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Book review: Angarey

In another time and age, Angarey, a collection of nine stories and a play, would have required no introduction. Written in Urdu, and published in 1932, the collection of stories germinated the idea of Leftist writing in India and along with it, the possibility of a ban on books for it being one of the earliest ones to have received widespread condemnation.

Nadira Babbar, daughter of Sajjad Zahir, in the foreword, says “If I now look at the plays that I have written with an outsider’s gaze, I am amazed to find how they become connected to some of the themes that raise their heads in Angarey. My plays such as Saku-Bai and Daya Shankar ki Diary discusses social issues...” File pic
Nadira Babbar, daughter of Sajjad Zahir, in the foreword, says “If I now look at the plays that I have written with an outsider’s gaze, I am amazed to find how they become connected to some of the themes that raise their heads in Angarey. My plays such as Saku-Bai and Daya Shankar ki Diary discusses social issues...” File pic

Written by four distinct personalities Sajjad Zahir, Ahmed Ali, Dr Rashid Jahan and Mahmuduzzafar, the anthology comes together for its plurality of voices. All four writers in various settings and scenarios expose the redundancy of class and gender divides as the oppressed unsettle the oppressor.

9 stories and a play, Translated from Urdu by Vibha S Chauhan and Khalid Alvi, foreword by Nadira Z Babbar, Rupa Publications. Rs 195. Available at leading bookstores
9 stories and a play, Translated from Urdu by Vibha S Chauhan and Khalid Alvi, foreword by Nadira Z Babbar, Rupa Publications. Rs 195. Available at leading bookstores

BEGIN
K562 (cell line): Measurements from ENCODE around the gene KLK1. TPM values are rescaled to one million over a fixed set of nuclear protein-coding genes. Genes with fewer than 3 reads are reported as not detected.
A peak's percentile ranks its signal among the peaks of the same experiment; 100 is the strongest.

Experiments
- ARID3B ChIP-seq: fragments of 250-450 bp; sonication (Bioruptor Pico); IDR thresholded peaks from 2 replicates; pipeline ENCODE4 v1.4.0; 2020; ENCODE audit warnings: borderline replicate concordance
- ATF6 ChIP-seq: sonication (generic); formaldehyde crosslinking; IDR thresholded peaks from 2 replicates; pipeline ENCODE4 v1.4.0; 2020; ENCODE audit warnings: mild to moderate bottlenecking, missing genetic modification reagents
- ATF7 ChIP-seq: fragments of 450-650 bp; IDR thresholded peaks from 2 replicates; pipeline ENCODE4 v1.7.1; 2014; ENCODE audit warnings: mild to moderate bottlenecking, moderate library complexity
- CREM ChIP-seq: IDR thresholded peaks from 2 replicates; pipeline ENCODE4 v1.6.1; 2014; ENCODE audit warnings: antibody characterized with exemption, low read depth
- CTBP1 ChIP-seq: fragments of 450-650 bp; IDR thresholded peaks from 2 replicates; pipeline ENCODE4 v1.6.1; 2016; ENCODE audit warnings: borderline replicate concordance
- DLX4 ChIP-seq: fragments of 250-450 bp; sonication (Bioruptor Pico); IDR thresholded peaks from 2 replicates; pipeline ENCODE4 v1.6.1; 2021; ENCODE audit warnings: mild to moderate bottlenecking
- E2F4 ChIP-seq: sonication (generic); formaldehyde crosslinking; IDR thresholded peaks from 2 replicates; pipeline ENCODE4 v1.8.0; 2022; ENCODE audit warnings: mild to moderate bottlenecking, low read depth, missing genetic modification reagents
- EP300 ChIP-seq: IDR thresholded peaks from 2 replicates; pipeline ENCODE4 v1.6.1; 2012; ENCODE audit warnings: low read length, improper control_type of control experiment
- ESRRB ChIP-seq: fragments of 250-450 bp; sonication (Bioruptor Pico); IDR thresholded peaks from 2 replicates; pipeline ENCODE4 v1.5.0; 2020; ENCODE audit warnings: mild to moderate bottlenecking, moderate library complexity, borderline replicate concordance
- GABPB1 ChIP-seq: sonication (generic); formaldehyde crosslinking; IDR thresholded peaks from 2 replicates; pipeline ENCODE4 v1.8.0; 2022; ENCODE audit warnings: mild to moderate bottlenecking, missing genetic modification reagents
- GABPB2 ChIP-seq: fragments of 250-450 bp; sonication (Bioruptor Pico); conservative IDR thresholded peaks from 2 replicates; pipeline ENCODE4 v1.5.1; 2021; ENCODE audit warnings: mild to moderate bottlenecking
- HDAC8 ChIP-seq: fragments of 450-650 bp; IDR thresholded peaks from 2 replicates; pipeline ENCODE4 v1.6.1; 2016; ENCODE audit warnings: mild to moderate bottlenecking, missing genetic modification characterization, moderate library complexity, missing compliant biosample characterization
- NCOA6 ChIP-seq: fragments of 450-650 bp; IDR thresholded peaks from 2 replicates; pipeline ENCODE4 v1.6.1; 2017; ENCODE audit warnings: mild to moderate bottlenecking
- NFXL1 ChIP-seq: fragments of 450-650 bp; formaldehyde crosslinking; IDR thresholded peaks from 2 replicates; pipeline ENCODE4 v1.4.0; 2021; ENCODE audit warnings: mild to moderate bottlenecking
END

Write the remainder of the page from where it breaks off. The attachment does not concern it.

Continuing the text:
The translators-cum-professors, Vibha S Chauhan and Khalid Alvi, have given such powerful prose a new lease of life as it re-introduces the fervour and boldness of narrative and of people who wanted to think of the nation in new terms. Take for example, Heaven Assured! by Zahir, where the maulvi dreams of naked houris (beautiful young women who exist in paradise) while hugging the Quran, making it clear why the stories shook the basic norms of society.

The fluidity of identity and attempt to understand religion, society, class structure and gender from scratch characterises the modern framework in which the works have been written. The introduction is replete with references to aid the reader in understanding the kind of thinkers and writers that would have influenced the quartet.

The first story, A Summer Night by Zahir is direct in expression, owing fidelity to truth as it narrates how Munshi Barkat Ali, a secretary in the court of law is out on a stroll taking in the sights and sounds of Lucknow. While being out, Ali meets Jumman, the peon who relates his plight of being broke as it is the end of the month.

Consumed with guilt, the Munshi is only led to escape it by latching on to a more affluent college friend who decides to indulge the munshi by visiting a kotha, heightening the irony of class and apathy along with it. Reminiscent of prose by Saadat Hassan Manto, the characters speak in pungent voices as women characters in Rashid Jahan’s one act play do not hesitate in saying ‘haraamzadi’ in the same line where they mention childcare.

Insomnia is another haunting tale that reads like an unending monologue or dream punctuated by the buzzing of mosquitoes in the ear, and Ghalib’s verses. The audacity in form and content in this title is still aflame as is the anguish. Even after almost 80 years of the writing, it still rings true with the readers.

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